I draw eyes on the margins of my papers. I’m afraid it’s all I know how to draw. I fear any other type of doodling. I might write words on scrap papers, poetry in my sketchbook, but drawing scares me.

When I was young I was very good at drawing people. So I drew people. Over and over again. I drew the same girl hundreds of times, dressing her up with different hair dos and clothing styles. I drew people standing in a line to represent characters in the books I was reading. I was maybe the least creative drawer ever.

And I’ve never been able to draw an animal.



I remember the day I got over my fear of doodling. I was sitting in a friend’s apartment and there was music on and his roommate was there. We were all undeniably in our own ways trying to be hippies and out-creativity each other with our skills on the harmonica and our ability to choose the right album to play and the cheapest food to eat.

Someone must have started doodling and so I did too. I created  a page of doodles out of coloured markers. I told everyone, as I was doodling, as I was entranced in something my sister and I call “puzzle talk” but that I’ve lately heard defined as “flow,” about how afraid I was to doodle. When I was done I held my drawing up to the light and assessed it. It had all the markings of a doodle: random patterns and a certain laissez-faire attitude. I eyed the two others suspiciously, but they weren’t the least interested in what I had created. That was when I knew I had successfully given up my phobia enough to let my hand draw without my brain getting in the way. I had doodled. I checked something off my list that night, as if it’s that easy to get over fears.

I took a life drawing course last year. I felt like I had been transformed minutes into the first class. I let the charcoal be an extension of my carefree arm and I just drew shapes and lines and curves of the body. I fell into a process I was used to. It felt safe. I realized drawing had become like writing. It wasn’t until later that I realized that I hadn’t really learned how to draw: I still draw eyes on the margins of my page. That same girl keeps popping up, with big eyes and a disproportionately skinny body.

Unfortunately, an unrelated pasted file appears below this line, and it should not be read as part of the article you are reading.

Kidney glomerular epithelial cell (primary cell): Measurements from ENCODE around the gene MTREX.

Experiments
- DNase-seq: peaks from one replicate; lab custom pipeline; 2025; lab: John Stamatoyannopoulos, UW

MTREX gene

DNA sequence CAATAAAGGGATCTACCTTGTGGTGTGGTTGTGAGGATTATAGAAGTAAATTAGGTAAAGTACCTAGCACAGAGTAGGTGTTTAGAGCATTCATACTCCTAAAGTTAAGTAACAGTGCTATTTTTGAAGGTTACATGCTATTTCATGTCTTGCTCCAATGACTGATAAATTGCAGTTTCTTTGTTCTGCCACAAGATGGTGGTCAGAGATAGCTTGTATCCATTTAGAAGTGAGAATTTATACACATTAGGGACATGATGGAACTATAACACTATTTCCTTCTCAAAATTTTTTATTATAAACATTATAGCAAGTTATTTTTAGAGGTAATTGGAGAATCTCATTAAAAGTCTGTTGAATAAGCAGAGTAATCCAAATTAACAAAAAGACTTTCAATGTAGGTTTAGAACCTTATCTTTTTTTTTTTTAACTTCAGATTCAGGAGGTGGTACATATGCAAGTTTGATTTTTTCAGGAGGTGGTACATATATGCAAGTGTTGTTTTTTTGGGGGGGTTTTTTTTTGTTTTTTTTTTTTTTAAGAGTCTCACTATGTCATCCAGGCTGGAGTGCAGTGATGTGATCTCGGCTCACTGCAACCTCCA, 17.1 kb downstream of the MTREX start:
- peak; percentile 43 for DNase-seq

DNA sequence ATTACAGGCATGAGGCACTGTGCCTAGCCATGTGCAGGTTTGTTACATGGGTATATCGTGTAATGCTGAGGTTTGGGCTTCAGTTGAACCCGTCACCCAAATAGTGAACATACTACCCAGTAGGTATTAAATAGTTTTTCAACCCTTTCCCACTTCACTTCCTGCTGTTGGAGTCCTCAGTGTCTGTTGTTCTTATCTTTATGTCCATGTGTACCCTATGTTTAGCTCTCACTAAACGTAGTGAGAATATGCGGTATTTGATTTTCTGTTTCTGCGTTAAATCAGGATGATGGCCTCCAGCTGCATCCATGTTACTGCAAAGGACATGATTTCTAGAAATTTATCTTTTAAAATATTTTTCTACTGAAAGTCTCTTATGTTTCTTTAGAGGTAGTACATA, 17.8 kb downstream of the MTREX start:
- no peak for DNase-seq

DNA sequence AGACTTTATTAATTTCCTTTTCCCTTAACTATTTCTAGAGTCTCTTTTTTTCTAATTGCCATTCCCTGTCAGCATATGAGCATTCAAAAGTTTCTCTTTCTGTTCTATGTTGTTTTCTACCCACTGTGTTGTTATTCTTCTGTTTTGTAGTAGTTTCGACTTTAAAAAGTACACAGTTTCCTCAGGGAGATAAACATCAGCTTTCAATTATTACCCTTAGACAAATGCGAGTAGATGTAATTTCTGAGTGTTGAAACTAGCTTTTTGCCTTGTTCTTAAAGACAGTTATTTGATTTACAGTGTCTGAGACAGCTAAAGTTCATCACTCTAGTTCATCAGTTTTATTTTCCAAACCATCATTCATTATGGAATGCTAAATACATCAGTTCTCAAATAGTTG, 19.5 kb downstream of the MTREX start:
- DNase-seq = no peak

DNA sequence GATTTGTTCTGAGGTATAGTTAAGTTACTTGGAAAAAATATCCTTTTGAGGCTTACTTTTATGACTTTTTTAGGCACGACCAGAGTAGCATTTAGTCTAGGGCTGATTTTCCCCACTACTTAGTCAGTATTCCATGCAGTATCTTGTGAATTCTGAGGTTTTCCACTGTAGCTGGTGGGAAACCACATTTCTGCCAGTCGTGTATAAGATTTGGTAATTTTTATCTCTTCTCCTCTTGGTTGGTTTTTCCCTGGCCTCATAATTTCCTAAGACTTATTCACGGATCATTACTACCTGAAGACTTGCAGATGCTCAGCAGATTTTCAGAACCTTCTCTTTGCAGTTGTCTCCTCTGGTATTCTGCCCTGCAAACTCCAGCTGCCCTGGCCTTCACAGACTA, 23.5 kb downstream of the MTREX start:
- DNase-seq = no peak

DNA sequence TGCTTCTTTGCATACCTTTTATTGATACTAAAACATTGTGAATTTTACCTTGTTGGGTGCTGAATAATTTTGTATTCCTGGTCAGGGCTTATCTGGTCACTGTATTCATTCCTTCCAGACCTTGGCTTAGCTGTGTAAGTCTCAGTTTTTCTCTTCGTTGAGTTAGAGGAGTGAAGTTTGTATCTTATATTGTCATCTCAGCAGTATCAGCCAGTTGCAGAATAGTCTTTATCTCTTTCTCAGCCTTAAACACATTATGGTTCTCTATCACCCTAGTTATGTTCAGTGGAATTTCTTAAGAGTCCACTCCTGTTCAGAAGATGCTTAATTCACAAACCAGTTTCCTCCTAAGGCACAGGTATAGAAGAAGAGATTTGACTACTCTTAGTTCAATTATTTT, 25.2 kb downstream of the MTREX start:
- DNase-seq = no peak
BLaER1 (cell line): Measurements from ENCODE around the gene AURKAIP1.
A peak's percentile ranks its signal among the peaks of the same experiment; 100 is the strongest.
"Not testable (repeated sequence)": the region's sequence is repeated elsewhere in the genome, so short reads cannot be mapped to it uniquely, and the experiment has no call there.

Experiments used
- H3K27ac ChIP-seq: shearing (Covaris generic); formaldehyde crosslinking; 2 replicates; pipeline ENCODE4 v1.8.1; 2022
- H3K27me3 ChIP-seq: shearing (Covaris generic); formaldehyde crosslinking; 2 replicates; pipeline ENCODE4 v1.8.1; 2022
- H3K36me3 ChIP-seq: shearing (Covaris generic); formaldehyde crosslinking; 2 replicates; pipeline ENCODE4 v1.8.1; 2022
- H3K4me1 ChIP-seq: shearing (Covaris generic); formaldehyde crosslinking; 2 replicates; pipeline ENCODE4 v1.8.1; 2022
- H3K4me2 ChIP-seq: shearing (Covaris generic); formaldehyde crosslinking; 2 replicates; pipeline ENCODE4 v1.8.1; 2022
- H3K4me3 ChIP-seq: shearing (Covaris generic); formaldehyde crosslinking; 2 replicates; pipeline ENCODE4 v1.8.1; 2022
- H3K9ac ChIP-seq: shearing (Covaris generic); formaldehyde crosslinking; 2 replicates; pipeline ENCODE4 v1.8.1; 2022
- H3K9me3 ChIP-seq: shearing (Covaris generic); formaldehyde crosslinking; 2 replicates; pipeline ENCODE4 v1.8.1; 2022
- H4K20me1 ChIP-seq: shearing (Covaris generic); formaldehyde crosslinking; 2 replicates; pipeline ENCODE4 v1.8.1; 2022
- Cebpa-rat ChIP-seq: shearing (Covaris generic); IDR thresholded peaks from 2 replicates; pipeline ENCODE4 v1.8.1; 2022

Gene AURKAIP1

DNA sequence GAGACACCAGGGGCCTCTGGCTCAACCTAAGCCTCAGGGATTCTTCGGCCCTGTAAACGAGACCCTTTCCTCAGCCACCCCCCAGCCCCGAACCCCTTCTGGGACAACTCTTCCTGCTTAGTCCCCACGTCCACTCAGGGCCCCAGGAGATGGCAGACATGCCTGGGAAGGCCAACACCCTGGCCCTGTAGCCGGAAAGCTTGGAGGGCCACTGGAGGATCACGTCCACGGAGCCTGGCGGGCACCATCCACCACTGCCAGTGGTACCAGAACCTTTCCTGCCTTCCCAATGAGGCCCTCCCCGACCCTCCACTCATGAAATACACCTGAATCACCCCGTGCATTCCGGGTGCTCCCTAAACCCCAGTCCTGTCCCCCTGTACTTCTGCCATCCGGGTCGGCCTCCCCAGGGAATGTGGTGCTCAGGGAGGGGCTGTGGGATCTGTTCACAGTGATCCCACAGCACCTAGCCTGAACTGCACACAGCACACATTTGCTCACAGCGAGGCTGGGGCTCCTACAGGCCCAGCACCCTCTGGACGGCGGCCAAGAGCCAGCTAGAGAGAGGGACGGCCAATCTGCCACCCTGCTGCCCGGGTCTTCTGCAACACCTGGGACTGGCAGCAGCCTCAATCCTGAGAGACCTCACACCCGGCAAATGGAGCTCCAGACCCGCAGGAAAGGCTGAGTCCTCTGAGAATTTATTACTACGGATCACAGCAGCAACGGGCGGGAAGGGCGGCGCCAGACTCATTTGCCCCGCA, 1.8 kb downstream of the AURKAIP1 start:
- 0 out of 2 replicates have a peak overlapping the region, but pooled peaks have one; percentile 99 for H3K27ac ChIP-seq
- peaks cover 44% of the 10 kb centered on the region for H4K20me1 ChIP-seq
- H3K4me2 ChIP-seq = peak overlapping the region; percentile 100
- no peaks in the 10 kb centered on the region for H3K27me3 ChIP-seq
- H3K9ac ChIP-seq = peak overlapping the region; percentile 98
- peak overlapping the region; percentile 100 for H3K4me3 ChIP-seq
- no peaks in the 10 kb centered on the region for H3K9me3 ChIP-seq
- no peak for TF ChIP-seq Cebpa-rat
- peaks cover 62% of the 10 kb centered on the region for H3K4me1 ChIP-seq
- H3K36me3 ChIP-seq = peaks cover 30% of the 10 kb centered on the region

What had happened was that for months leading up to my drawing class I had dedicated myself to writing. I had learned to write, or I had learned how to give myself up to writing, and this had helped me with my ability to draw.

Last night I had a dream I could play the guitar. I couldn’t really play the guitar, but I felt I was playing the guitar. I knew that if someone asked me to play a C-chord (is that a chord?) I wouldn’t be able to do it, but somehow I had fallen so deep into the guitar that I could just make music from it.

I’ve learned how to be creative through writing. Though I’m pretty sure that nothing else will ever grip me or come easily to me the way writing does, nor will I ever work as hard in anything or achieve as much as I will in writing, I will still be able to be creative elsewhere because writing has taught me how.

I still doodle in words, because words are my thing. But if I had to sit down in a hippie’s apartment and doodle with him, I could.

2 thoughts on “Doodlephobia

  1. I love this blog. I also as you no doubt picked up am into writing and like you have always been interested in drawing but only half heartedly. I am still only half heartedly interested in doing it but I have a keen interest in reading about it and viewing it. My favourite sketch? Mary Cohoons ‘The Shining Tree’ ; she is often referred to as ‘the Emily Dickinson’ of drawing. and thanks btw for following my blog. I have added yours to my ‘list of favourites’

    1. Thank you so much John!! I tried to look up this drawing but can’t find it. If you have a link, can you send me one? I also enjoy following your blog. Thanks for your comment 🙂

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